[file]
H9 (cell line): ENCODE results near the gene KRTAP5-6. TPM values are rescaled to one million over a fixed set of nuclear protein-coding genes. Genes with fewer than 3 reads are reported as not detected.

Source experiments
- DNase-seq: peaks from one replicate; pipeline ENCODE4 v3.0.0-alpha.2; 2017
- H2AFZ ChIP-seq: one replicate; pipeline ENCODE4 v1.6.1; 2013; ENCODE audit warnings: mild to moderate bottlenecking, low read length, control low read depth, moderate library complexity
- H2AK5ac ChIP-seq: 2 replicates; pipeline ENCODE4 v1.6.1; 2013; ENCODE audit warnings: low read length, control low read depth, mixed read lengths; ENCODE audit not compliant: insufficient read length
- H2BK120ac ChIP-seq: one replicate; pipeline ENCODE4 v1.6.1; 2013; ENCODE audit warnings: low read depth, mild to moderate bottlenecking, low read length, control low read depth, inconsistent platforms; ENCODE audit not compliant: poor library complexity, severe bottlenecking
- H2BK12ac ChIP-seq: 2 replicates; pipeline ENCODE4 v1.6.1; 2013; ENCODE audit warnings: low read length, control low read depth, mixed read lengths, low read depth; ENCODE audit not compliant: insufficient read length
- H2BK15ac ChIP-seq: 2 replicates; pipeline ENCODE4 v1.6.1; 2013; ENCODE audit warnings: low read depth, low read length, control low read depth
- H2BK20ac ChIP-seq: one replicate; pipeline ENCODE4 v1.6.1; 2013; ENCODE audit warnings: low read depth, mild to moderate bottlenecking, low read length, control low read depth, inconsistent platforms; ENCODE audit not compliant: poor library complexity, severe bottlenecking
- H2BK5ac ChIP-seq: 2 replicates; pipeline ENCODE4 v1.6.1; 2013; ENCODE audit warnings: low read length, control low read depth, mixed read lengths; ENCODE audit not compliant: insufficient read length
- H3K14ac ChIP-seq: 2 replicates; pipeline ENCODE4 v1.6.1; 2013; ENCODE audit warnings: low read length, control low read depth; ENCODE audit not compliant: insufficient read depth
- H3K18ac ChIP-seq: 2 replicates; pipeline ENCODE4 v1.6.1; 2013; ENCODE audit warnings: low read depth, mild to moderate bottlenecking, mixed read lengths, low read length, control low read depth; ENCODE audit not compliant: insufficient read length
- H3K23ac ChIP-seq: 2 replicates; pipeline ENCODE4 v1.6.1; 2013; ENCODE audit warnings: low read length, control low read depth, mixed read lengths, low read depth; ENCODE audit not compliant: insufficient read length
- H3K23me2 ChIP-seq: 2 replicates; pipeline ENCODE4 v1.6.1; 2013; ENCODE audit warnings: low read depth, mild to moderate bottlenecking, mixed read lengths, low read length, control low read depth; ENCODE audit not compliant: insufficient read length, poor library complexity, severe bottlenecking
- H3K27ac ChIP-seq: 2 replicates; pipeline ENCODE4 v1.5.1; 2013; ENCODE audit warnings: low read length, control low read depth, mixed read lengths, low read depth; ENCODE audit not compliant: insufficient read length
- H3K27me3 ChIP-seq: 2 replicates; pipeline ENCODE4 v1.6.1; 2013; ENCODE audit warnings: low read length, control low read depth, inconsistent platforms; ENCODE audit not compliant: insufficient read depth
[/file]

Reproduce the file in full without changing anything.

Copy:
H9 (cell line): ENCODE results near the gene KRTAP5-6. TPM values are rescaled to one million over a fixed set of nuclear protein-coding genes. Genes with fewer than 3 reads are reported as not detected.

Source experiments
- DNase-seq: peaks from one replicate; pipeline ENCODE4 v3.0.0-alpha.2; 2017
- H2AFZ ChIP-seq: one replicate; pipeline ENCODE4 v1.6.1; 2013; ENCODE audit warnings: mild to moderate bottlenecking, low read length, control low read depth, moderate library complexity
- H2AK5ac ChIP-seq: 2 replicates; pipeline ENCODE4 v1.6.1; 2013; ENCODE audit warnings: low read length, control low read depth, mixed read lengths; ENCODE audit not compliant: insufficient read length
- H2BK120ac ChIP-seq: one replicate; pipeline ENCODE4 v1.6.1; 2013; ENCODE audit warnings: low read depth, mild to moderate bottlenecking, low read length, control low read depth, inconsistent platforms; ENCODE audit not compliant: poor library complexity, severe bottlenecking
- H2BK12ac ChIP-seq: 2 replicates; pipeline ENCODE4 v1.6.1; 2013; ENCODE audit warnings: low read length, control low read depth, mixed read lengths, low read depth; ENCODE audit not compliant: insufficient read length
- H2BK15ac ChIP-seq: 2 replicates; pipeline ENCODE4 v1.6.1; 2013; ENCODE audit warnings: low read depth, low read length, control low read depth
- H2BK20ac ChIP-seq: one replicate; pipeline ENCODE4 v1.6.1; 2013; ENCODE audit warnings: low read depth, mild to moderate bottlenecking, low read length, control low read depth, inconsistent platforms; ENCODE audit not compliant: poor library complexity, severe bottlenecking
- H2BK5ac ChIP-seq: 2 replicates; pipeline ENCODE4 v1.6.1; 2013; ENCODE audit warnings: low read length, control low read depth, mixed read lengths; ENCODE audit not compliant: insufficient read length
- H3K14ac ChIP-seq: 2 replicates; pipeline ENCODE4 v1.6.1; 2013; ENCODE audit warnings: low read length, control low read depth; ENCODE audit not compliant: insufficient read depth
- H3K18ac ChIP-seq: 2 replicates; pipeline ENCODE4 v1.6.1; 2013; ENCODE audit warnings: low read depth, mild to moderate bottlenecking, mixed read lengths, low read length, control low read depth; ENCODE audit not compliant: insufficient read length
- H3K23ac ChIP-seq: 2 replicates; pipeline ENCODE4 v1.6.1; 2013; ENCODE audit warnings: low read length, control low read depth, mixed read lengths, low read depth; ENCODE audit not compliant: insufficient read length
- H3K23me2 ChIP-seq: 2 replicates; pipeline ENCODE4 v1.6.1; 2013; ENCODE audit warnings: low read depth, mild to moderate bottlenecking, mixed read lengths, low read length, control low read depth; ENCODE audit not compliant: insufficient read length, poor library complexity, severe bottlenecking
- H3K27ac ChIP-seq: 2 replicates; pipeline ENCODE4 v1.5.1; 2013; ENCODE audit warnings: low read length, control low read depth, mixed read lengths, low read depth; ENCODE audit not compliant: insufficient read length
- H3K27me3 ChIP-seq: 2 replicates; pipeline ENCODE4 v1.6.1; 2013; ENCODE audit warnings: low read length, control low read depth, inconsistent platforms; ENCODE audit not compliant: insufficient read depth